Durable strength – be it strong and able;
with resilient build, with spinal structure;
be it rugged, be it tough and stable;
forms a shape that’s hard to rupture.
Dependable strength – with guts and grit;
there when a crisis comes to crunch;
there when needed; there in the midst of it;
a powerhouse; a pool of potential punch!
Disabled strength – crippled and lame;
buckled and bent with nothing to harness;
a spent force, nothing but a crying shame;
a collapse of faith, be it more or less.
. Strength – not given break or buffer,
. under weight will cause us all to suffer.

© Tim Grace, (WS-Sonnet 66: line 8) 25 April 2011

To the reader: The concept of strength has been a long-held theme of mine … an early poem read: ‘My strength is such I can not yield, and therein lies my weakness; a gentle touch can pierce my shield and shatter my completeness’. In Shakespeare’s sonnets he often refers to strength in terms of resilience, with fatigue being its major draw of energies: “Tired of these, for restful death I cry … for these would I be gone.”

To the poet: Durable, dependable and disabled strength. When giving a sonnet its structure there’s an endless pattern of combinations from which to choose; some patterns work better than others. Too obvious and the pattern becomes trite, too subtle and the effort is lost to all but the deepest of readers. In this sonnet, the visual and aural cue of strength’s dual dimensions leads the reader to your desired definition.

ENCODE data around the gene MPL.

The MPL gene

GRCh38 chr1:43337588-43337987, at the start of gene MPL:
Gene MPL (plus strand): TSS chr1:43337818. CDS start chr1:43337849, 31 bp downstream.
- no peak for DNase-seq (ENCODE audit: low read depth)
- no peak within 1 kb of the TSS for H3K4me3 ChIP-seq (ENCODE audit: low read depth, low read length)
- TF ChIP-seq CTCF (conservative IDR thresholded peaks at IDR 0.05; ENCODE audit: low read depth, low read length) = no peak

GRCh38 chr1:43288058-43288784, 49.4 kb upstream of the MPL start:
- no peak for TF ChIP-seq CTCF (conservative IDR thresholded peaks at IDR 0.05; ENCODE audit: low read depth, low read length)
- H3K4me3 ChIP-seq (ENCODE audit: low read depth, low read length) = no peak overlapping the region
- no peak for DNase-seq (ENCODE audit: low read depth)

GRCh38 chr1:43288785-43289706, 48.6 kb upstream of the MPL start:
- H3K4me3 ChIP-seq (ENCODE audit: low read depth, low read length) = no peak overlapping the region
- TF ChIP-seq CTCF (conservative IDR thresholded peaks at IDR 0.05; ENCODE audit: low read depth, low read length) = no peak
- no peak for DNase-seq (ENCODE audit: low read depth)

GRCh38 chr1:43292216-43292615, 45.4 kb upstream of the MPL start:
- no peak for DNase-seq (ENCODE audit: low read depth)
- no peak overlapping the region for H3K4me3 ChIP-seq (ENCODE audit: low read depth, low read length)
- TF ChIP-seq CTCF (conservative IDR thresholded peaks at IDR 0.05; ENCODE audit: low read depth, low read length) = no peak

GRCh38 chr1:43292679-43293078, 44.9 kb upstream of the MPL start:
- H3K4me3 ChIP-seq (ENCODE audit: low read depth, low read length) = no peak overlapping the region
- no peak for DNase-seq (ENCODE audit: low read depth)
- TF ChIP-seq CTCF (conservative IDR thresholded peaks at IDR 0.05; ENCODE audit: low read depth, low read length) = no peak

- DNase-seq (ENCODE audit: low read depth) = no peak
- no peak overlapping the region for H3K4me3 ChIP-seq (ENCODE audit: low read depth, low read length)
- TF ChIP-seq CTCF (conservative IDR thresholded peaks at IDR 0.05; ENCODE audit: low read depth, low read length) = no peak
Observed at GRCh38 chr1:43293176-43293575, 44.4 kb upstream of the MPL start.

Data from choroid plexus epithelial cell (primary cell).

durability durability


good reason

Correct and True

Half right; is correct in fact.
It’s free from error’s damage.
It’s twice been checked and so exact.
It’s the best that we can manage.
Half right is true and so ideal.
It’s there in a lover’s kiss.
It’s passionate and full of zeal.
It’s perfect as it is.
Right is then a two-faced coin,
as would carry yang and ying.
Principles that we can join
to make a good and proper thing.
. Good reason often comes to plight,
. for rarely does it prove twice right.

© Tim Grace, (WS-Sonnet 66: line 7) 21 April 2011

To the reader: To be completely right a solution must be both correct and true. Correctness requires abidance with the facts. To be true requires loyalty despite false attraction. Half-right solutions are not, therefore, wrong; they’re just not completely right. According to circumstance, the half-right solution (being correct or true but not both) is all that’s needed. In love be true, otherwise correct.

To the poet: Semantics and pedantry are to be handled with care. Splitting meaning for no good purpose can be perceived as mischievous; spoiling for a fight. Exploring the difference between two words (correct and true) in light of a common theme (rightness) was hopefully revealing; more so than troublesome. The choice of one word over another is a qualitative decision.


good reason good reason